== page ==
At Luton Crown Court, the sole owner and director (‘the director’) of a construction company (‘the company’) was sentenced to eight months in custody after pleading guilty to breaching Health & Safety Regulations resulting in the deaths of two brothers.
Amandeep Murria of Kangs Solicitors sets out the circumstances.
The Circumstances | Kangs Solicitors Health and Safety Team
The Court heard that on the 3rd October 2015, the two brothers and another were employed by the company as labourers to refurbish several units in an Industrial Park.
An explosive fire occurred within one of the units burning all three men.
The two brothers died as a result of their injuries and the third male, who survived, was severely burned.
A joint investigation undertaken by the Local Constabulary and The Health & Safety Executive investigation revealed that the labourers had been supplied with highly flammable thinners which were used to remove old dried carpet adhesive and in so doing the director had failed in his duties to properly assess the risks posed to the labourers whilst using the thinners which subsequently ignited.
The Relevant Law | Kangs Regulatory Law Advisors
The Health and Safety at Work etc. Act 1974 (‘the Act’) provides:
3 General duties of employers and self-employed to persons other than their employees.
(1) It shall be the duty of every employer to conduct his undertaking in such a way as to ensure, so far as is reasonably practicable, that persons not in his employment who may be affected thereby are not thereby exposed to risks to their health or safety.
(2) It shall be the duty of every self-employed person who conducts an undertaking of a prescribed description to conduct the undertaking in such a way as to ensure, so far as is reasonably practicable, that he and other persons (not being his employees) who may be affected thereby are not thereby exposed to risks to their health or safety.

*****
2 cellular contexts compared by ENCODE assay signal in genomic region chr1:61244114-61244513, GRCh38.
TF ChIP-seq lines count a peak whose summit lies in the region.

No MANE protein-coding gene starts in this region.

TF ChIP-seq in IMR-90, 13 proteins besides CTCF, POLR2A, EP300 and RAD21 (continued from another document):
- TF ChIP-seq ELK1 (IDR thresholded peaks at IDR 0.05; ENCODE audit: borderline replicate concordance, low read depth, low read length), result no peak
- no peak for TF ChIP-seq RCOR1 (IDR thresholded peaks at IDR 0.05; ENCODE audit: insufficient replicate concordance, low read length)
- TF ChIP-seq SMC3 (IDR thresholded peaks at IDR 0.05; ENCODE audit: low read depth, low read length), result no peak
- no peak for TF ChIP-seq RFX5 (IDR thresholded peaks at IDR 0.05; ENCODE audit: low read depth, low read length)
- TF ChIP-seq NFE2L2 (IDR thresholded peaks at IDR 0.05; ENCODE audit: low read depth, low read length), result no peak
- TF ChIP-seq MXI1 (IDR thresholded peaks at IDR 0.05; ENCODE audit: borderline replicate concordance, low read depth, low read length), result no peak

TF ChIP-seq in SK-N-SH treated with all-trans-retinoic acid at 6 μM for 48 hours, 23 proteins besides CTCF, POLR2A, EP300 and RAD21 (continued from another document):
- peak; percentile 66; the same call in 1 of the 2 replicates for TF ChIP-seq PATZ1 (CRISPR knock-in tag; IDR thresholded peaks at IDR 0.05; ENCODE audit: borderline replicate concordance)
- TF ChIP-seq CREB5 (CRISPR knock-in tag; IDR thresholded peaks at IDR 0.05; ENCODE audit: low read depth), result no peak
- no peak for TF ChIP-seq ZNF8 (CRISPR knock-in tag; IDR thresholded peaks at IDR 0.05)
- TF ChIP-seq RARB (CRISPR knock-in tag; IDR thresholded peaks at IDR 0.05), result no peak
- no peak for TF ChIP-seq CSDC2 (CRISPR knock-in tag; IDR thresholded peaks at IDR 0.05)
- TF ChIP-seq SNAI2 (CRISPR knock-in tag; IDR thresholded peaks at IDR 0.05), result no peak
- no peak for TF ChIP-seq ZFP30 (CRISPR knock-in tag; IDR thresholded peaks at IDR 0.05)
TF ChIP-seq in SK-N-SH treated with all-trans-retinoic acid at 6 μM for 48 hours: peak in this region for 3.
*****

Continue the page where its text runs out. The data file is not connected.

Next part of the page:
(2A) A description of undertaking included in regulations under subsection (2) may be framed by reference to—
(a) the type of activities carried out by the undertaking, where those activities are carried out or any other feature of the undertaking;
(b) whether persons who may be affected by the conduct of the undertaking, other than the self-employed person (or his employees), may thereby be exposed to risks to their health or safety.
(3) In such cases as may be prescribed, it shall be the duty of every employer and every self-employed person, in the prescribed circumstances and in the prescribed manner, to give to persons (not being his employees) who may be affected by the way in which he conducts his undertaking the prescribed information about such aspects of the way in which he conducts his undertaking as might affect their health or safety.
The Hearing | Kangs Health and Safety Lawyers
The director pleaded guilty to breaching Regulation 3 (1) of the Act and was sentenced to eight months custody and ordered to pay a victim surcharge.
An Inspector from the Health & Safety Executive, Paul Hoskins was quoted as saying:
“The risks of using highly flammable liquids are well known and employers should make sure they properly assess the risks from such substances and use safer alternatives where possible. Where the use of flammable solvents is unavoidable, then the method and environment must be strictly controlled to prevent any ignition “.
How Can We Help? | Kangs Health and Safety Solicitors
Our specialist solicitors are able to provide advice and assistance throughout the entire criminal process, from the initial intervention by the Health and Safety Executive through to enforcement, interview under caution and ultimately the defence of any ensuing criminal prosecution.
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